Those of you who own guitars will know that they gather stories as the years go on. Often tiny, uneventful stories, but they do accumulate.

This is my 1984 Japanese Squier Stratocaster. I got it from Graham Bell aka Bellsy at Sound Control in Edinburgh early 1985. A few weeks before, armed with a large record company advance, I raided the shop for toys. Among them was a spanking new red Fender Telecaster which lasted 2 weeks before the wood started crumbling like Wensleydale cheese. “To be honest son, the Fenders are shite the now”, explained Bellsy, “but they’ve started a budget line and they’re actually belters. Try this Strat. If you like it, you can take it plus half your money back on the Tele”. As soon as I picked it up, I knew it was mine. Great neck, the body felt right, and it just looked the ticket. And a Strat was really the thing at that point in time. Not so much now, I think.

Fast forward to the following year at Britannia Row studios in London as my producer, the marvellous Eric Stewart of 10cc turns up in a Mercedes Estate piled high with vintage Fender Stratocasters: take your pick, Davie: 59, 61, 64, 66, 76 etc. etc. So my cheap 84 Japanese Squier stayed humbly in its case. But come 1991, when I finally made a decent record for no money, “Sacred”, that Squier was the sound that propelled the track in all the right places. And it still looked the ticket, paired with a remarkable inky green denim jacket, blue-black jeans and my then skinny frame on STVs NB when we premiered the tune.

Somewhere later in the mid 90s my group, The Pearlfishers found ourselves on a bill at Strathclyde Level 8 in Glasgow together with a group who would become our spiritual twins, BMX Bandits and their singer songwriter Duglas , who would from that day on be my lifelong friend. During our set every time I put my hands on the Squier and sang into the microphone I got horrible little electric shocks. I remember that disconcerting experience as well as anything from any show I’ve ever played. And although we never ascertained if it was anything to do with the guitar it nevertheless felt like time for a revival, mechanically and stylistically too. So I toddled along to CC Music in tow with my pals the late great Lindsay Chapman and the late great Graeme Kelling for a Jimmy Egypt refit. Lindsay – quite the aesthete – insisted on a mint green scratch plate and new, expensive hand wound pickups. Graeme – in the middle of a love affair with tres chic Levinson Blade guitars – nodded his grudging approval. I thought fondly of this years later while dep’ing for Deacon Blue on a show in Dublin, playing Graeme’s beautiful guitar parts verbatim on my cheap little Squier with its mint green scratchplate and expensive hand wound pickups.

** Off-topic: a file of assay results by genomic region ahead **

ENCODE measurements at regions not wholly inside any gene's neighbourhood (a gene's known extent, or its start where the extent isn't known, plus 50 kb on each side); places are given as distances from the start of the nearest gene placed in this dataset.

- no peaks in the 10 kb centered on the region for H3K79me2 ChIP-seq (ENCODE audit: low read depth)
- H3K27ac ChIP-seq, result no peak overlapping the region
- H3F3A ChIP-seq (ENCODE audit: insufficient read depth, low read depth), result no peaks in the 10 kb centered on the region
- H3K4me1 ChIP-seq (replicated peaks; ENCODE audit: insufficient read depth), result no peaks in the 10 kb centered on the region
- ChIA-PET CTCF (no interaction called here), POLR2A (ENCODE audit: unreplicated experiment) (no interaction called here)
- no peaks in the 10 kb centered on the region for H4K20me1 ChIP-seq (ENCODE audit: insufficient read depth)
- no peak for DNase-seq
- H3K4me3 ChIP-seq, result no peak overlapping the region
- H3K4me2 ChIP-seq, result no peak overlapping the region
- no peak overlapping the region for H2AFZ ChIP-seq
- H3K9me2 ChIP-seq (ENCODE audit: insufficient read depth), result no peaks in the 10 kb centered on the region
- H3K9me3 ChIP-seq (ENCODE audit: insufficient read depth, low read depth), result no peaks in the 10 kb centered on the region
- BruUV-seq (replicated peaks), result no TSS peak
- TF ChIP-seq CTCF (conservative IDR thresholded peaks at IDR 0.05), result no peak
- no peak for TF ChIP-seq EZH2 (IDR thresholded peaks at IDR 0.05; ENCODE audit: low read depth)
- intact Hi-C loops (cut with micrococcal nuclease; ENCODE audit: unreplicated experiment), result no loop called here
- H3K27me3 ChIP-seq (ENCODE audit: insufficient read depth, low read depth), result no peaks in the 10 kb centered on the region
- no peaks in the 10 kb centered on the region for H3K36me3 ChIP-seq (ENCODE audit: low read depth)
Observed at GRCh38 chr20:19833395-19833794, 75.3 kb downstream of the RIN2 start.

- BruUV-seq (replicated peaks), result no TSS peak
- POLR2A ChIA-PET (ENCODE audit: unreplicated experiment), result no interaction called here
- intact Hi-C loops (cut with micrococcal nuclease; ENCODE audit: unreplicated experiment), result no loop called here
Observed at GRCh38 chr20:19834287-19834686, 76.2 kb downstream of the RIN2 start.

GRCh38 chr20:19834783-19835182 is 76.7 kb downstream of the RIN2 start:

Probably the last time I played it live was with Amy Allison at The Grand Ole Opry in Glasgow, opening for Laura Cantrell with our chiming country pop. “Ladeez and Genlmun, welcome to the Opry, we’ve a great night fur yeez the night” bellowed the MC. “The main lassie’ll be on soon but for now geez a great big warm Grand Old Opry welcome to…to…the lassie that’s supportin’ ur!”.

Well, I haven’t played this guitar much in recent times – It’s been acoustic wall-to-wall Chez Pearlies – but some new songs were calling out for the chime of a Stratocaster. Taking the guitar out of its case I could not believe the number of dings and bumps and scratches and wear, nor could I really remember where any of them came from. That’s 36 years for you. The electrics were shot; the frets were down to a whisper and turned out in ten shades of blue. Most things that should move didn’t move. So thank you Andy at Ayr Guitar for love, care, new frets and bashing things artfully back into shape. It sounds great, and as mashed as it is, still looks the ticket.

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